- Kim Jong Un met Vladimir Putin after four years.
- Putin was extended invitation at end of meeting.
- Kim told Putin he was sure of Russian victory over foes.
North Korea’s Kim Jong Un invited Russian President Vladimir Putin to visit Pyongyang which he accepted amid the leader’s hours-long meeting as their bilateral ties further deepen amid rising global tensions, according to a Korean Central News Agency report Thursday.
Kim Jong Un met Vladimir Putin after four years, assuring him of Pyongyang’s all-out support against its special military operation in Ukraine that commenced in February last year.
Russian President was extended an invitation at the end of the bilateral meeting Wednesday in which “Kim Jong Un courteously invited him to visit the DPRK [Democratic People’s Republic of Korea] at a convenient time,” KCNA reported.
“Putin accepted the invitation with pleasure and reaffirmed his will to invariably carry forward the history and tradition of the Russia-DPRK friendship.”
Kim told Putin Wednesday he was sure Russia would win a “great victory” over its enemies, as Ukraine’s Western allies warned of a possible Russian arms agreement with North Korea.
Russia was heavily criticised and sanctioned by the West after it started its special military operation against Ukraine last year. Moscow is now looking to strengthen alliances with other leaders ostracised by democratic countries.
Putin praised the “strengthening of cooperation and friendship between our countries”, while hosting Kim at a Far East spaceport, and told reporters he saw “possibilities” for military cooperation with North Korea.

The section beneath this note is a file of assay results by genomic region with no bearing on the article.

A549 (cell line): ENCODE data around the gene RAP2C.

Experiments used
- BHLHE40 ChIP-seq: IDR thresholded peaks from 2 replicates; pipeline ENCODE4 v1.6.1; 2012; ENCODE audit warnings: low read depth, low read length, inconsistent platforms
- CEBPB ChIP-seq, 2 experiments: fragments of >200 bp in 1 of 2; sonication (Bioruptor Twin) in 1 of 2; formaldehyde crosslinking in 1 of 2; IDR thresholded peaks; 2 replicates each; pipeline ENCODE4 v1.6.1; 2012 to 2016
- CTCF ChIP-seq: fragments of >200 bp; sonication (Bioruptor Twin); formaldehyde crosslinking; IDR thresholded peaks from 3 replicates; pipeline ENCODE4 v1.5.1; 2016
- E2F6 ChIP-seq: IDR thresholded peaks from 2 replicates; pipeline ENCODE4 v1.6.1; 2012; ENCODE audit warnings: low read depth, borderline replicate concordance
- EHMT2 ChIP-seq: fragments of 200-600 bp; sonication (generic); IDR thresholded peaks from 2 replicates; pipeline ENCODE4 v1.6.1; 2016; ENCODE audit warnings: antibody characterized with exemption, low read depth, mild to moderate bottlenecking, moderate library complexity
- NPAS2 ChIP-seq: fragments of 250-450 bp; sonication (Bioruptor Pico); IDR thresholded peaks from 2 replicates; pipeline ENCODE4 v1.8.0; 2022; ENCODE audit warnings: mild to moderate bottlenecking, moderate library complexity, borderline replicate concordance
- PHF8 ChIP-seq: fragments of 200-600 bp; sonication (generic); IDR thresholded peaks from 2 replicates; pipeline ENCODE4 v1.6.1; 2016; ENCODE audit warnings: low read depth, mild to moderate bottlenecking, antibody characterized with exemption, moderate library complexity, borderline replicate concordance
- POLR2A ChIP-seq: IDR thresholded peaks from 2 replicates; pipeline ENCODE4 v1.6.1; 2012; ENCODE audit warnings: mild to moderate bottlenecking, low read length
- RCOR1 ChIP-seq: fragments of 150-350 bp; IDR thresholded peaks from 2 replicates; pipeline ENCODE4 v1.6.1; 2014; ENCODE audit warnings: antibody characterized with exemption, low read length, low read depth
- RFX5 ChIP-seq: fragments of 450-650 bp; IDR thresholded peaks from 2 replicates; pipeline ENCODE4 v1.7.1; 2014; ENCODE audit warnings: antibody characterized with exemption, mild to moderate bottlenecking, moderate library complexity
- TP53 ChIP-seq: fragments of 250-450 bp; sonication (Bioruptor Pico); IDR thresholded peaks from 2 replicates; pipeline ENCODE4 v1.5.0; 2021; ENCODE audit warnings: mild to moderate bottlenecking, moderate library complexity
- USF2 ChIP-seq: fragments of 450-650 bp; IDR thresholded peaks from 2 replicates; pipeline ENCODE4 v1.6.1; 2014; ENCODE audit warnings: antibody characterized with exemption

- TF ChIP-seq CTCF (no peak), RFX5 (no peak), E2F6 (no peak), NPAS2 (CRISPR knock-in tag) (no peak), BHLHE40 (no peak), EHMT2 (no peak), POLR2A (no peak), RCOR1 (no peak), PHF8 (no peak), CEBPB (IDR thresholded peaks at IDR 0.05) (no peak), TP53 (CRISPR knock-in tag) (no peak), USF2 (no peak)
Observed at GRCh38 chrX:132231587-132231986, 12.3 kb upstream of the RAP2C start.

He had earlier said Moscow could help Pyongyang build satellites.
In Washington, State Department spokesman Matthew Miller had described any cooperation as “quite troubling and would potentially be in violation of multiple UN Security Council resolutions.”US officials and experts have said Russia is interested in buying North Korean ammunition to use in Ukraine.
While Kim was in Russia, Pyongyang fired two ballistic missiles Wednesday, the South Korean military said, the latest in a string of sanctions-busting tests.
The missiles were launched from near the North Korean capital of Pyongyang, and flew about 650 km (404 miles), said South Korea’s Joint Chiefs of Staff, which condemned the launch as a violation of UN Security Council resolutions.
Japan’s Chief Cabinet Secretary Hirokazu Matsuno told reporters that Japan had lodged a protest against North Korea through diplomatic channels in Beijing.
Both missiles fell in the sea outside Japan’s exclusive economic zone (EEZ), he added.